The aim of the present study was to investigate the effects of a composite nanofibrous matrix made of biopolymer blend polycaprolactone-gelatin (BP) and mesoporous bioactive glass nanoparticles (BGNs) on the odontogenic differentiation of human dental pulp cells (HDPCs). BGN-BP nanomatrices, with BGN content of up to 20 wt%, were produced via electrospinning. The differentiation of the HDPCs was evaluated by using an ALP activity assay, calcified nodule formation, and mRNA expression for markers. Integrin and its underlying signal pathways were assessed via reverse transcriptase-polymerase chain reaction and Western blot analysis. Although cell growth and attachment on the BGN-BP nanomatrix was similar to that on BP, ALP activity, mineralized nodule formation, and mRNA, expressions involving ALP, osteocalcin, osteopontin, dentin sialophosphoprotein, and dentin matrix protein-1 were greater on BGN-BP. BGN-BP upregulated the key adhesion receptors (integrin components α1, α2, α5, and β1) and activated integrin downstream pathways, such as phosphorylated-focal adhesion kinase (p-FAK), and p-paxillin. In addition, BGN-BP activated BMP receptors, BMP-2 mRNA, and p-Smad 1/5/8, and such activation was blocked by the BMP antagonist, noggin. Furthermore, BGN-BP induced phosphorylation of extracellular signal-regulated kinase, protein kinase 38, and c-Jun-N-terminal kinase mitogen-activated protein kinases and activated expression of the transcription factors Runx2 and Osterix in HDPCs. Collectively, the results indicated for the first time that a BGN-BP composite nanomatrix promoted odontogenic differentiation of HDPCs through the integrin, BMP, and mitogen-activated protein kinases signaling pathway. Moreover, the nanomatrix is considered to be promising scaffolds for the culture of HDPCs and dental tissue engineering.

  13. miR-206 represses hypertrophy of myogenic cells but not muscle fibers via inhibition of HDAC4.

    PubMed

    Winbanks, Catherine E; Beyer, Claudia; Hagg, Adam; Qian, Hongwei; Sepulveda, Patricio V; Gregorevic, Paul

    2013-01-01

    microRNAs regulate the development of myogenic progenitors, and the formation of skeletal muscle fibers. However, the role miRNAs play in controlling the growth and adaptation of post-mitotic musculature is less clear. Here, we show that inhibition of the established pro-myogenic regulator miR-206 can promote hypertrophy and increased protein synthesis in post-mitotic cells of the myogenic lineage. We have previously demonstrated that histone deacetylase 4 (HDAC4) is a target of miR-206 in the regulation of myogenic differentiation. We confirmed that inhibition of miR-206 de-repressed HDAC4 accumulation in cultured myotubes. Importantly, inhibition of HDAC4 activity by valproic acid or sodium butyrate prevented hypertrophy of myogenic cells otherwise induced by inhibition of miR-206. To test the significance of miRNA-206 as a regulator of skeletal muscle mass in vivo, we designed recombinant adeno-associated viral vectors (rAAV6 vectors) expressing miR-206, or a miR-206 "sponge," featuring repeats of a validated miR-206 target sequence. We observed that over-expression or inhibition of miR-206 in the muscles of mice decreased or increased endogenous HDAC4 levels respectively, but did not alter muscle mass or myofiber size. We subsequently manipulated miR-206 levels in muscles undergoing follistatin-induced hypertrophy or denervation-induced atrophy (models of muscle adaptation where endogenous miR-206 expression is altered). Vector-mediated manipulation of miR-206 activity in these models of cell growth and wasting did not alter gain or loss of muscle mass respectively. Our data demonstrate that although the miR-206/HDAC4 axis operates in skeletal muscle, the post-natal expression of miR-206 is not a key regulator of basal skeletal muscle mass or specific modes of muscle growth and wasting. These studies support a context-dependent role of miR-206 in regulating hypertrophy that may be dispensable for maintaining or modifying the adult skeletal muscle phenotype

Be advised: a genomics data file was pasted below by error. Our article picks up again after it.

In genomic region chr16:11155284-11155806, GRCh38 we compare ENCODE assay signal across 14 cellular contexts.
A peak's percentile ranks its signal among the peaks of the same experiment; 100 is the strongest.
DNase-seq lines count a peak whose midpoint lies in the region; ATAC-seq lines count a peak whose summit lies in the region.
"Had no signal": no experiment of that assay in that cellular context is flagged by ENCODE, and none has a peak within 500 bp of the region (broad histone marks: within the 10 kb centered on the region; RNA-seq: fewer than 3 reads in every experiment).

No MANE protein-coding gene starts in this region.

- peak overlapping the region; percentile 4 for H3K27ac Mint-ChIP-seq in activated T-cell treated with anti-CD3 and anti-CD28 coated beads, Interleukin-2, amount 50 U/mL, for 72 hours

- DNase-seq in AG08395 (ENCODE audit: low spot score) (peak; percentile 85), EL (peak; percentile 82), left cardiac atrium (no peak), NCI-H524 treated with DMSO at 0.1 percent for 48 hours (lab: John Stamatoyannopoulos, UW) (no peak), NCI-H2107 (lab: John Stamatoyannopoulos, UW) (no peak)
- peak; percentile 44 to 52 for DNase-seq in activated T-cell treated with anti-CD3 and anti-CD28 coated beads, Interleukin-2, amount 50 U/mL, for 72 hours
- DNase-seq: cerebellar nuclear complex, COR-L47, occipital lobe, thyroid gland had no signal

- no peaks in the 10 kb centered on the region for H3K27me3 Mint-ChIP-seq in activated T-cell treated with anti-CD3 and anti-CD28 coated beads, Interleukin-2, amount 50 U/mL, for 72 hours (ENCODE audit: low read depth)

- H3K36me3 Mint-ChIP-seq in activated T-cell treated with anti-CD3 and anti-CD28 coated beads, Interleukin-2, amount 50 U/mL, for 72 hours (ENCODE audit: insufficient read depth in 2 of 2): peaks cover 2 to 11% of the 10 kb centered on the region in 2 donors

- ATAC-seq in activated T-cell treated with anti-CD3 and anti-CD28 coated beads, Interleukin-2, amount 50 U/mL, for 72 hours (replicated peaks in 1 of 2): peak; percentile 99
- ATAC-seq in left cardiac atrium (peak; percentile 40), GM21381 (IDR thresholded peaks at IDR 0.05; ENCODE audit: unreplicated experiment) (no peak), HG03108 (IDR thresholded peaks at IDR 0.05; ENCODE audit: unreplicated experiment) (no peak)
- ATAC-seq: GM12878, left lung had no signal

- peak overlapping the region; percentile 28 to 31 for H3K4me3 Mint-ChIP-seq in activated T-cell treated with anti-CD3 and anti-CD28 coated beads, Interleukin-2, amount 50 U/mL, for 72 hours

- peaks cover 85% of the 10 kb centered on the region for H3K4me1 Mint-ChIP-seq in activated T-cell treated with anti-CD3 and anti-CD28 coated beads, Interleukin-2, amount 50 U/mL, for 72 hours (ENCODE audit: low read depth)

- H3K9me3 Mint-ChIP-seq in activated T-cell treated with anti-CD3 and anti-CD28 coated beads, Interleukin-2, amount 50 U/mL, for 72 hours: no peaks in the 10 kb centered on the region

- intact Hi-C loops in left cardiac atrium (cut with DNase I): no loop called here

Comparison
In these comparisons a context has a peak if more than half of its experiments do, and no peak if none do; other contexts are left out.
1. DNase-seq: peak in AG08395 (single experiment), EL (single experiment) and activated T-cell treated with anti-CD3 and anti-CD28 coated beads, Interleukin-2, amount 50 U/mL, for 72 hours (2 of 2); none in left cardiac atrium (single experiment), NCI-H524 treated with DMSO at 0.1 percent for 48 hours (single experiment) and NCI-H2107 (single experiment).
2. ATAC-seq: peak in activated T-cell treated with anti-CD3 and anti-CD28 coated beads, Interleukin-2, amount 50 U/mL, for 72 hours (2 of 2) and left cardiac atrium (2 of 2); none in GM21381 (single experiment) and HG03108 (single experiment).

14. The adult brain tissue response to hollow fiber membranes of varying surface architecture with or without cotransplanted cells

    NASA Astrophysics Data System (ADS)

    Zhang, Ning